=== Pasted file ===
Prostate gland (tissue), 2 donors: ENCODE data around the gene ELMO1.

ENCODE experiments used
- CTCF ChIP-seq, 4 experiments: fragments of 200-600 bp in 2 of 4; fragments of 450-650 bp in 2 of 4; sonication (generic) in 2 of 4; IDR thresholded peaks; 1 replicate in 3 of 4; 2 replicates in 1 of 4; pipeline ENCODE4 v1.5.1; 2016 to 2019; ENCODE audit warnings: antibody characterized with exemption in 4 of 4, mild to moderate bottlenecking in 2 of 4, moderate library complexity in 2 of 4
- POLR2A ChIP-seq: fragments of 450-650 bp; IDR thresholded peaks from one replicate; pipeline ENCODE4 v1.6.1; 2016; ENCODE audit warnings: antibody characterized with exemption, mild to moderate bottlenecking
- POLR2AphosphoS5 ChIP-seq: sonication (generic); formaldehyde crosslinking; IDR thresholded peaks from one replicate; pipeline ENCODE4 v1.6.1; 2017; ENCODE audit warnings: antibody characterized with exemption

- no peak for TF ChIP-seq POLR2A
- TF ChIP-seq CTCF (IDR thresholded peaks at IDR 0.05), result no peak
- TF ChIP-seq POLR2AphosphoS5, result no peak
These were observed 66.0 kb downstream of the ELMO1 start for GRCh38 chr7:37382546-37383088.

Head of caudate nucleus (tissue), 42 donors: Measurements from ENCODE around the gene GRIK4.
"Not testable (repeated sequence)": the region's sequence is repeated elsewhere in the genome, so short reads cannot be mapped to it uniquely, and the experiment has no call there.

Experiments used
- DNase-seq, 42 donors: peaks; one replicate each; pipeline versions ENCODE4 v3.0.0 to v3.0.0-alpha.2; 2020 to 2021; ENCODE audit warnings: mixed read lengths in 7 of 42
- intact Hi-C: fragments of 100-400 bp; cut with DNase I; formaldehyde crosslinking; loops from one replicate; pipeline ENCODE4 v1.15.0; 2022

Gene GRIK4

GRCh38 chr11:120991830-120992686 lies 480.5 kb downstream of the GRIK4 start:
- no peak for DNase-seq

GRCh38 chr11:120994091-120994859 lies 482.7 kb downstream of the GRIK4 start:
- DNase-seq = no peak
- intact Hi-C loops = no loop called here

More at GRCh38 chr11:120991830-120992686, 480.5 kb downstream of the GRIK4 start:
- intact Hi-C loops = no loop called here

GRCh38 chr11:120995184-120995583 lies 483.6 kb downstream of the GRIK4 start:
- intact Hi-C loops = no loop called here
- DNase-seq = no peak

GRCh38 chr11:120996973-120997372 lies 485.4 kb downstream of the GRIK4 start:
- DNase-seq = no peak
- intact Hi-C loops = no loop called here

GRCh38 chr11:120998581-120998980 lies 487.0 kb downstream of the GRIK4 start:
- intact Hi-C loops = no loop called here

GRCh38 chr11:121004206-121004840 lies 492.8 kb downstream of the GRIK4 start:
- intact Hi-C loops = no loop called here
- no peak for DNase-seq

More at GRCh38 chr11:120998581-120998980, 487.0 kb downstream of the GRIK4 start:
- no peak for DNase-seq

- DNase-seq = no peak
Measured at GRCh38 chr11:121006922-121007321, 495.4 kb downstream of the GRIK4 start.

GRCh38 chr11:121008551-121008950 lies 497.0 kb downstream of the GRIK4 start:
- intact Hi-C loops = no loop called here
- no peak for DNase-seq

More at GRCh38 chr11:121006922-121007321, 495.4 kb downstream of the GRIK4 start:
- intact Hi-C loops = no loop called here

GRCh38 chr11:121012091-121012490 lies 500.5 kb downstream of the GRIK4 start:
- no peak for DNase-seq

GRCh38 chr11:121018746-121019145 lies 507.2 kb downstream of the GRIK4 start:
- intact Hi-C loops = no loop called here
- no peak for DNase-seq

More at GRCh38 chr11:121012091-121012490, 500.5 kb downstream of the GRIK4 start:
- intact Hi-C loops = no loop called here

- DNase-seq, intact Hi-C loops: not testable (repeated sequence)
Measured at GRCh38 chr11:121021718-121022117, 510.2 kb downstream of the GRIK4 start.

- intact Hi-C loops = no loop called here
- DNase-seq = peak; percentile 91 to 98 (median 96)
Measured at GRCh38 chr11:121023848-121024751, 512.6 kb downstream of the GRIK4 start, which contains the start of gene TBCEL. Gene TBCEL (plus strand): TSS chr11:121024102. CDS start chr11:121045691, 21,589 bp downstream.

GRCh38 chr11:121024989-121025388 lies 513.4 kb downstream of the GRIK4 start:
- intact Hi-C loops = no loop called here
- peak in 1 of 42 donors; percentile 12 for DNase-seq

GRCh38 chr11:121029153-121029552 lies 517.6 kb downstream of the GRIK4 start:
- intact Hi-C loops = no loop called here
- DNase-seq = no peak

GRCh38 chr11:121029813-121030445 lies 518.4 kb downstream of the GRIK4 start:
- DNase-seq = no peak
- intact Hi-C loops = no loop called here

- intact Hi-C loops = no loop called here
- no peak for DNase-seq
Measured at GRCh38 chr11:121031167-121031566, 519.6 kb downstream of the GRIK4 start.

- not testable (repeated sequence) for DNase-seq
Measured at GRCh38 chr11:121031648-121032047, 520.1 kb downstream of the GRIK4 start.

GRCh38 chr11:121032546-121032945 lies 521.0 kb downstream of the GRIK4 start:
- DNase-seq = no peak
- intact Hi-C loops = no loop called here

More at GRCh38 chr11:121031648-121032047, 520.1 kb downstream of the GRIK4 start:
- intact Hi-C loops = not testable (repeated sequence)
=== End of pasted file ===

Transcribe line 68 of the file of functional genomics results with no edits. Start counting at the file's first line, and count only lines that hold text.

Measured at GRCh38 chr11:121031648-121032047, 520.1 kb downstream of the GRIK4 start.